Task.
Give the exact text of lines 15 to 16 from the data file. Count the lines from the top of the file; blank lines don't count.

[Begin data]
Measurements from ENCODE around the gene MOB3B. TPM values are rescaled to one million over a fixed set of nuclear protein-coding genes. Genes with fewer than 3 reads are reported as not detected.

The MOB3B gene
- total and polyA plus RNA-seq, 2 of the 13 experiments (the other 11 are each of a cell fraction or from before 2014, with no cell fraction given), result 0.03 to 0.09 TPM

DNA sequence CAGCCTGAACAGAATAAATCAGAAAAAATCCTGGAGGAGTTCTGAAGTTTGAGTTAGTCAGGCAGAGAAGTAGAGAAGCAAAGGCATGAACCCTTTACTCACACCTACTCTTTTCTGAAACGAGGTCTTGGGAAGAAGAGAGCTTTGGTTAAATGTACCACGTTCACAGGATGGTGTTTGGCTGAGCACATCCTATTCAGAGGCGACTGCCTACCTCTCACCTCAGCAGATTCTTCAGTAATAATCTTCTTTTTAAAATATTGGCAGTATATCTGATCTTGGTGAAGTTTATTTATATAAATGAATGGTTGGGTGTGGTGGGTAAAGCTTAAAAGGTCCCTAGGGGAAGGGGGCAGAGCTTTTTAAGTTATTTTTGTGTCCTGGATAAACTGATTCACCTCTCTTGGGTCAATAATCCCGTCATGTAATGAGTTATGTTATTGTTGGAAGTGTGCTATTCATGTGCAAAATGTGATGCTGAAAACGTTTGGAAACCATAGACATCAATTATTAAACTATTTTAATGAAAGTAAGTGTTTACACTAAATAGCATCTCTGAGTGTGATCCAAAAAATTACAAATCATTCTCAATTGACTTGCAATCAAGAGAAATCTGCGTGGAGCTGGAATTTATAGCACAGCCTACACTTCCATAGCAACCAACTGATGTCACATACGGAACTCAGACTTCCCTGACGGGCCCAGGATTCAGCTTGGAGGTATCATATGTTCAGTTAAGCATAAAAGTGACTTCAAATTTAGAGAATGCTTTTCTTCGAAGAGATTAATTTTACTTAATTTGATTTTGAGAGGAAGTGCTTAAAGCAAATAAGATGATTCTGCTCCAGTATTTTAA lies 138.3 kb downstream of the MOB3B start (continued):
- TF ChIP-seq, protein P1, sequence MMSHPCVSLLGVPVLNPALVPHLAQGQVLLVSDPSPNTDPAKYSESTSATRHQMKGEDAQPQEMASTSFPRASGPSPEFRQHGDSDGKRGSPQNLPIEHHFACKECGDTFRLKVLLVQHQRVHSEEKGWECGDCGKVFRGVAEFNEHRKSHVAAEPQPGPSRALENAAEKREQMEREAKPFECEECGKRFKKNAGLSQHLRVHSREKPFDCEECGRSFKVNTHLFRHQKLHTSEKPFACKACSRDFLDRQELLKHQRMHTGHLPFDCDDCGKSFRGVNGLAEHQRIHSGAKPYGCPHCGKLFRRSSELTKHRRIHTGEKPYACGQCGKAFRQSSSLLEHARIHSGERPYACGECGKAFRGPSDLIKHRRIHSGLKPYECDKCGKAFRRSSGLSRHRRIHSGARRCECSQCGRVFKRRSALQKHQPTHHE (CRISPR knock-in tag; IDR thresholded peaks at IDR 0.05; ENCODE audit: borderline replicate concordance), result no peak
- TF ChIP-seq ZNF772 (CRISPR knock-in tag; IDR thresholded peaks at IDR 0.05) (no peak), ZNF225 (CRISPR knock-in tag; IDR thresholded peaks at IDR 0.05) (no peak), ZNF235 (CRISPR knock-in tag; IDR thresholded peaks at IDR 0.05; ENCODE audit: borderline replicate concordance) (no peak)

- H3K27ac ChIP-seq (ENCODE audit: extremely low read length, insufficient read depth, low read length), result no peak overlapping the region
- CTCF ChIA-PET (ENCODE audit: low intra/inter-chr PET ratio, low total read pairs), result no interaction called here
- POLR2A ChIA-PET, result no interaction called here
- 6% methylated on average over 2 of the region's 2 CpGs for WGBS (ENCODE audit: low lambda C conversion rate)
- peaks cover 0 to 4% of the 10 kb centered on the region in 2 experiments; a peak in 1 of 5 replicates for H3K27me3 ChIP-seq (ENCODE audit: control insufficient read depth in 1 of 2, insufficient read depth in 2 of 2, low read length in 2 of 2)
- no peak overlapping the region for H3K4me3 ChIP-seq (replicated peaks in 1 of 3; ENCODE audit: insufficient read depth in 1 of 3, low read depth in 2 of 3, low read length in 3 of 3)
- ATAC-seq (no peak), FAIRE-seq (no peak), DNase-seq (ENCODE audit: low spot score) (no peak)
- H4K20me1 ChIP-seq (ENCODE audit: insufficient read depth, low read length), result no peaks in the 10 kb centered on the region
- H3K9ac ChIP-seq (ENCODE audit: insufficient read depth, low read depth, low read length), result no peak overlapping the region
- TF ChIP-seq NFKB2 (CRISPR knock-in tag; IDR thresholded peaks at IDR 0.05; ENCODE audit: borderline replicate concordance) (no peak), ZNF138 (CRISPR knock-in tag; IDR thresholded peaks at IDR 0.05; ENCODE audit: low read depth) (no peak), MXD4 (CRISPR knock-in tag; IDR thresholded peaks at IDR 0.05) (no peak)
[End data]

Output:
- H3K9ac ChIP-seq (ENCODE audit: insufficient read depth, low read depth, low read length), result no peak overlapping the region
- TF ChIP-seq NFKB2 (CRISPR knock-in tag; IDR thresholded peaks at IDR 0.05; ENCODE audit: borderline replicate concordance) (no peak), ZNF138 (CRISPR knock-in tag; IDR thresholded peaks at IDR 0.05; ENCODE audit: low read depth) (no peak), MXD4 (CRISPR knock-in tag; IDR thresholded peaks at IDR 0.05) (no peak)